Today was Ash Wednesday, the beginning of Lent. I’ve been a member of the Christian Church (Disciples of Christ) all my life except for a brief time when I tried to be a Baptist. (It didn’t work, but that’s a story for another time.) When I was a child, Disciples didn’t pay attention to Ash Wednesday, but in recent years many Disciples churches have incorporated Ash Wednesday services into the life of the church. It’s a time in which we acknowledge our sinfulness, honestly examine our shortcomings and failures, and ask God to give us clean hearts. I have come to appreciate this day.
In my church the Ash Wednesday service includes hymns, prayer, and scripture reading, followed by the imposition of ashes and participation in communion. And although it’s a somber service, it also has elements of forgiveness and grace, for which I am grateful.
I’m trying to make two changes during Lent this year. The first one is silly, but I’m writing it down so that I will take it seriously. Are you ready for this? Okay, I’m giving up Spider Solitaire for Lent. I hope I’ll be able to give it up forever. It’s a seriously addictive game, and I have a seriously addictive personality, so I have wasted hours and hours playing it. I tend to play it whenever I come to a tough spot in my writing. I’ve decided I’d be better off plowing on through the writing. Or if I’m totally stuck with the writing, I’ll use that break time to load the dishwasher or dust or do something worthwhile.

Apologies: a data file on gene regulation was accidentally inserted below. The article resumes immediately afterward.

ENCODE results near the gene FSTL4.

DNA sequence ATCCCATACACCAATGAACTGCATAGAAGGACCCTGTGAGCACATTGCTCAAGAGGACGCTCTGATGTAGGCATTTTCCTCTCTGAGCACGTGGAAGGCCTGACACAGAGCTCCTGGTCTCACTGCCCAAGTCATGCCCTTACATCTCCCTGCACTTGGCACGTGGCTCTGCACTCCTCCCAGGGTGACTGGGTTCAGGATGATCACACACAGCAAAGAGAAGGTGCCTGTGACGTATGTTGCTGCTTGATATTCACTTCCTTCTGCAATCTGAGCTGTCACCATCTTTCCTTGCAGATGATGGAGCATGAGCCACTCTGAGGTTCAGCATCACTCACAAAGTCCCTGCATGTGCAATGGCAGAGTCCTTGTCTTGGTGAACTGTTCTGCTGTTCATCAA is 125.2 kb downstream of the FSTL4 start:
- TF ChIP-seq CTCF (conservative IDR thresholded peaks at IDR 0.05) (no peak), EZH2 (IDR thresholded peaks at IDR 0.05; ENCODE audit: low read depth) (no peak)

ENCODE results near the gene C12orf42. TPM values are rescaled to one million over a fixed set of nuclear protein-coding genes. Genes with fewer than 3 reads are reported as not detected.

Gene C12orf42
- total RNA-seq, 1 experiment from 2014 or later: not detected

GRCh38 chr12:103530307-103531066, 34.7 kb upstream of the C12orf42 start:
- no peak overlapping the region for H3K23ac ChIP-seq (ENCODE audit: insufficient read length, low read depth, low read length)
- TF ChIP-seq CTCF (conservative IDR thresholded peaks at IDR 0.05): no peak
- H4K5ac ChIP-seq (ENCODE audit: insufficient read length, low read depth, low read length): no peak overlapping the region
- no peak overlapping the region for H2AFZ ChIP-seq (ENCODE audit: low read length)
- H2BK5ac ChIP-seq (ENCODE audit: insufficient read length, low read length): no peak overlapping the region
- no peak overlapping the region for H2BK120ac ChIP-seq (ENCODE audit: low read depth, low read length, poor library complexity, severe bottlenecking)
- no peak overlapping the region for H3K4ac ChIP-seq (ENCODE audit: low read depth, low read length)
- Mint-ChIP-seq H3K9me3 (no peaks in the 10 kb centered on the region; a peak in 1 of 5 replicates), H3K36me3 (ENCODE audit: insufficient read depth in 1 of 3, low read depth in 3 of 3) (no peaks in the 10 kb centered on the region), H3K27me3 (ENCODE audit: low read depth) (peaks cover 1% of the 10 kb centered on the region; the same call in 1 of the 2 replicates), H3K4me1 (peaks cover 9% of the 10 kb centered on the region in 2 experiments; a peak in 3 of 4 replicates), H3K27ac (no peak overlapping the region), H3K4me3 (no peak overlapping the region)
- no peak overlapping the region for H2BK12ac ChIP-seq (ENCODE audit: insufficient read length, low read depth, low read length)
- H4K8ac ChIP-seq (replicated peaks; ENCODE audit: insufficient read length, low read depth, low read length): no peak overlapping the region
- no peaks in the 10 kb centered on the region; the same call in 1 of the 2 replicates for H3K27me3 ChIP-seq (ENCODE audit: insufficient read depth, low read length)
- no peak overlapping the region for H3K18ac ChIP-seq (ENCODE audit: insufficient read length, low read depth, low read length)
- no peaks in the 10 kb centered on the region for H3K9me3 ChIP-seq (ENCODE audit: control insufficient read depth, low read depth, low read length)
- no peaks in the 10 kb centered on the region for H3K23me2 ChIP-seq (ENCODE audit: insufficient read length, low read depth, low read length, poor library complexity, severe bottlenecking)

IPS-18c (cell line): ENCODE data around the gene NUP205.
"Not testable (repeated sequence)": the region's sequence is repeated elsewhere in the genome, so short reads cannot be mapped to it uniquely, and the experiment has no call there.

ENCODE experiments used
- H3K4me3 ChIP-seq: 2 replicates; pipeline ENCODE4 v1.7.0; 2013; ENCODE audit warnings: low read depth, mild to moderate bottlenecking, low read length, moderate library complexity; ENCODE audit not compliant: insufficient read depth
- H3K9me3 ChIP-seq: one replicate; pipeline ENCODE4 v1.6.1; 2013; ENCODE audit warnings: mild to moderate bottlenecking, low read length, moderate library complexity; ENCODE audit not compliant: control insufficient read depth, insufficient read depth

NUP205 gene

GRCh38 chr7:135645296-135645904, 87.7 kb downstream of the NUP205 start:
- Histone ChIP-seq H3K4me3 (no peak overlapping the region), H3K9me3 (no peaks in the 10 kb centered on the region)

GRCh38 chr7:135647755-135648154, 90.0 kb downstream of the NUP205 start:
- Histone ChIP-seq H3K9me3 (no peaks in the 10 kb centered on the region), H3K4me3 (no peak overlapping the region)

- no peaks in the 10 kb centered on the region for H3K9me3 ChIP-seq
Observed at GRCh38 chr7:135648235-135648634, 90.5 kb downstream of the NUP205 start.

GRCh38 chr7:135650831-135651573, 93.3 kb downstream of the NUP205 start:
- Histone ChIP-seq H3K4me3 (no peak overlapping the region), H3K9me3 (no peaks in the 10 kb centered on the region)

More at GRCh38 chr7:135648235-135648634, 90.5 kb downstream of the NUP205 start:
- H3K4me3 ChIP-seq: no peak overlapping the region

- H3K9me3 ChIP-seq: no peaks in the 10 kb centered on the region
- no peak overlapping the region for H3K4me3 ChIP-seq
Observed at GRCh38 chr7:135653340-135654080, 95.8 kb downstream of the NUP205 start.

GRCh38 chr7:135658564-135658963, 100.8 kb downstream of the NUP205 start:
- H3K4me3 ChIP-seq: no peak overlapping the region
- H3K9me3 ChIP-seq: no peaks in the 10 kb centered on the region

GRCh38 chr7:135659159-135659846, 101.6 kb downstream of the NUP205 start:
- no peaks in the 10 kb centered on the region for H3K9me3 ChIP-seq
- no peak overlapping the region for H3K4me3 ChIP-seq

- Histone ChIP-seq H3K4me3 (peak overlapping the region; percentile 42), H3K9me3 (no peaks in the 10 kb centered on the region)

The other change is serious and personal, and I don’t feel like sharing it with the entire internet. So I’ll just say that with the beginning of Lent, I have begun the struggle. If you’re a praying person, I’d appreciate a few prayers on my behalf, because this is going to be HARD.
Here’s a quote that I like, and one that I will look back on while traveling through Lent. It’s called “Dust that Dreams of Glory” and is by Michael Mayne in PRAY, LOVE, REMEMBER.
Ash Wednesday is a day for honesty, a realistic assessment of the human heart. By tradition it is a day when we assert (unfashionably but rightly) the sinfulness of our nature, and ask God to “create and make in us new and contrite hearts,” and many kneel to have ash placed on their foreheads in the shape of a cross. But even in the stringent days of Lent there is a complementary truth which also needs affirming. We may be dust, but we are dust that is full of mystery and that dreams of glory; dust (we sense) that is to be changed, transfigured, into God’s likeness.
Now, just to show you that I’m not a pious religious type, I’m inserting a bit of humor about Ash Wednesday. Enjoy!